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Performance Management Guide
The following are basic Java performance issues:
- Use StringBuffer instead of string concatenations, when doing
excessive string manipulations to avoid unnecessarily creating objects that
eventually need to be garbage collected.
- Avoid excessive writing to the Java console to reduce the cost of string
manipulations, text formatting, and output.
- Avoid the costs of object creation and manipulation by using primitive
types for variables when necessary.
- Cache frequently used objects to reduce the amount of garbage collection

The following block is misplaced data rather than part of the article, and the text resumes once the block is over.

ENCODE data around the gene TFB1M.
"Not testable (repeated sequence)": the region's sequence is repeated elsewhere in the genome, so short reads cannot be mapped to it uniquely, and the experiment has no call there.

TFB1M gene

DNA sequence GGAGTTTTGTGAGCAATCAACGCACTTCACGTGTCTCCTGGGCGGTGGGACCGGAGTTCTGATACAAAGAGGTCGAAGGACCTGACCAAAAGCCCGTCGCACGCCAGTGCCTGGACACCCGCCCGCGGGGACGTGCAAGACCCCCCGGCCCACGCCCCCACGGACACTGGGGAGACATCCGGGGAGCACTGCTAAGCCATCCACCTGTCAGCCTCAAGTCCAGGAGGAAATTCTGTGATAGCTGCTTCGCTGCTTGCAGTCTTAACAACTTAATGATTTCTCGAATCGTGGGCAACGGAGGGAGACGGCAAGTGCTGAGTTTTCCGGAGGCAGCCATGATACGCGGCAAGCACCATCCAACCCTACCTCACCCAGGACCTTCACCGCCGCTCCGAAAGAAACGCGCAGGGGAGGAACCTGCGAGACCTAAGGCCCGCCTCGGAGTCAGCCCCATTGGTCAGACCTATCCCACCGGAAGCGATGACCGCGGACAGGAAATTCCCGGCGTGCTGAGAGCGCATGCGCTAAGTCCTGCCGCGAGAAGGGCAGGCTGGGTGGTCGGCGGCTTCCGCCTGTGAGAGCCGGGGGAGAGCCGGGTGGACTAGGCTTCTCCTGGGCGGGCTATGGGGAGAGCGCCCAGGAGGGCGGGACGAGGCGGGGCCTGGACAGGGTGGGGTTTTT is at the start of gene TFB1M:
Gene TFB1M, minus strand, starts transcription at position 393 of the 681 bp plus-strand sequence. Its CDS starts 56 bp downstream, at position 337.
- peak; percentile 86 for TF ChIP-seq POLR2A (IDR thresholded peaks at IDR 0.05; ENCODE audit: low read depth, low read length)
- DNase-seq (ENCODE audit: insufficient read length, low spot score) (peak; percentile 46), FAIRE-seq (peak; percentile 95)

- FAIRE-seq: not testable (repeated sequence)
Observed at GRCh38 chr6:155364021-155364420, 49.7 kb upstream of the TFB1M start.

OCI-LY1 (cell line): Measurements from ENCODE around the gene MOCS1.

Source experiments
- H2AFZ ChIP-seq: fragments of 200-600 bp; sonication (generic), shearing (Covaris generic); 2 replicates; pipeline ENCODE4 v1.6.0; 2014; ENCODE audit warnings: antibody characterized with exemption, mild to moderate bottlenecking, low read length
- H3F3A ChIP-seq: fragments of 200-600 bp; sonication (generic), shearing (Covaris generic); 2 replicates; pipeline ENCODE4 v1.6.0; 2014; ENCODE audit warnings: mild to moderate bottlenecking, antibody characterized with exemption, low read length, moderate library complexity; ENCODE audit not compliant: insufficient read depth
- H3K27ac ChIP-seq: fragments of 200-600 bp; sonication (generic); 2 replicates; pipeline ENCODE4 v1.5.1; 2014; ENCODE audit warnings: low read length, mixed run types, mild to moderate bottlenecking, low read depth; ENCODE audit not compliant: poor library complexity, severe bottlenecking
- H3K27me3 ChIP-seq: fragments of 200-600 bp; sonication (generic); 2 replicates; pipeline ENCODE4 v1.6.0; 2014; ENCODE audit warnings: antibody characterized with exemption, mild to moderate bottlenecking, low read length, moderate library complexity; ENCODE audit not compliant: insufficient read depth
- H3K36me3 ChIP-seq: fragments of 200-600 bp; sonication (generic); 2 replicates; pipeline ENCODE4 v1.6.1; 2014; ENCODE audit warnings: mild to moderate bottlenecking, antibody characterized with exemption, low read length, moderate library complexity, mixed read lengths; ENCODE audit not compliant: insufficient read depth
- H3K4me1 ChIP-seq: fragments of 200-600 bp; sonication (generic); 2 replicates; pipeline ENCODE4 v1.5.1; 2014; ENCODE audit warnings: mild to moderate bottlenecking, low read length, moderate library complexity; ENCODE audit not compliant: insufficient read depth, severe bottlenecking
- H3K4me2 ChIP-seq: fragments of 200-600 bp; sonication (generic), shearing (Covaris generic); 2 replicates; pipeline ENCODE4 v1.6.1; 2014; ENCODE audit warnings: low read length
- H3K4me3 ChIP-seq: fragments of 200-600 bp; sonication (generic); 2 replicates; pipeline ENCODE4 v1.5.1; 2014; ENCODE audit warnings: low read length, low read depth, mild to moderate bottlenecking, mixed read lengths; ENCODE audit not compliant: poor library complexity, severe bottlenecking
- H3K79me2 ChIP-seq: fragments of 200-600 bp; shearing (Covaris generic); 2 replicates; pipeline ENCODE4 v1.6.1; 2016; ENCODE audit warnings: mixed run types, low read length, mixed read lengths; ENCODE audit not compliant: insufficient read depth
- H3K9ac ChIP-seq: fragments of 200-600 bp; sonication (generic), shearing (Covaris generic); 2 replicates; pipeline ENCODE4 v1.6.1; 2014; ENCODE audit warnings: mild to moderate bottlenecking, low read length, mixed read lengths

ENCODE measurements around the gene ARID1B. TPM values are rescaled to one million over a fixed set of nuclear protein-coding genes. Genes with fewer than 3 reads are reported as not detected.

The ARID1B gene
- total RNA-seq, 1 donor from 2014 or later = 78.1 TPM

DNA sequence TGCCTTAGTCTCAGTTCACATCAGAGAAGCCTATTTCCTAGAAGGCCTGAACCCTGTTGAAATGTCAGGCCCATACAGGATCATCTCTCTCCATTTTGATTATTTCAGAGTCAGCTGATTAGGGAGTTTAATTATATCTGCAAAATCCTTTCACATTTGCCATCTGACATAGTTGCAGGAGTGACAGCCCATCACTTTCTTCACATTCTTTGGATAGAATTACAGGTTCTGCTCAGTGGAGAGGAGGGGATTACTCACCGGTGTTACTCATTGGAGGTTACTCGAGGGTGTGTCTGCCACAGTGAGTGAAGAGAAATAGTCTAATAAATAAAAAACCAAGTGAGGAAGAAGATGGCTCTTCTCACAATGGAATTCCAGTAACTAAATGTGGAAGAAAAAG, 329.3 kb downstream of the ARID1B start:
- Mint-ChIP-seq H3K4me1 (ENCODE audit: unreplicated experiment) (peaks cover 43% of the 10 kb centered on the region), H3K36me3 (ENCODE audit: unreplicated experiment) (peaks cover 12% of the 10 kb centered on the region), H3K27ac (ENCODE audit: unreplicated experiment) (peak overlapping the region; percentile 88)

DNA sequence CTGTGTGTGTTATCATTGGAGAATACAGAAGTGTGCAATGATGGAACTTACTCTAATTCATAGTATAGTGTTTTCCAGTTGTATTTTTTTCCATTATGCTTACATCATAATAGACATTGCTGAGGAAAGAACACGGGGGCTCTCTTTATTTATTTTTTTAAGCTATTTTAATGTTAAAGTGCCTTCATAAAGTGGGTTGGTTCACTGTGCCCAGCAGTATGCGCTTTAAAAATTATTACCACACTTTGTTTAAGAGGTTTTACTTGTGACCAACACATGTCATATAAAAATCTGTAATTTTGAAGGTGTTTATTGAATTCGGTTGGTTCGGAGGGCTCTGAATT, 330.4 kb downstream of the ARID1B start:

needed, and avoid the need to repeatedly create the objects.
- Group native operations to reduce the number of Java Native Interface
(JNI) calls when possible.
- Use synchronized methods only when necessary, to limit the multitasking in
the JVM and operating system.
- Avoid invoking the garbage collector unless necessary. If you must
invoke it, do so only during idle time or some noncritical phase.
- Use int instead of long whenever possible, because
32-bit operations are executed faster than 64-bit.
- Declare methods as final whenever possible. Final methods are
handled better by the JVM.
- Use the key word static final when creating constants in order
to reduce the number of times the variables need to be initialized.
- Avoid unnecessary "casts" and "instanceof" references because casting in
Java is not done at compile time but at run time.
- Avoid the use of vectors whenever possible when an array will
- Add and delete items from the end of the vector for better
- Compile Java files with the -O option.
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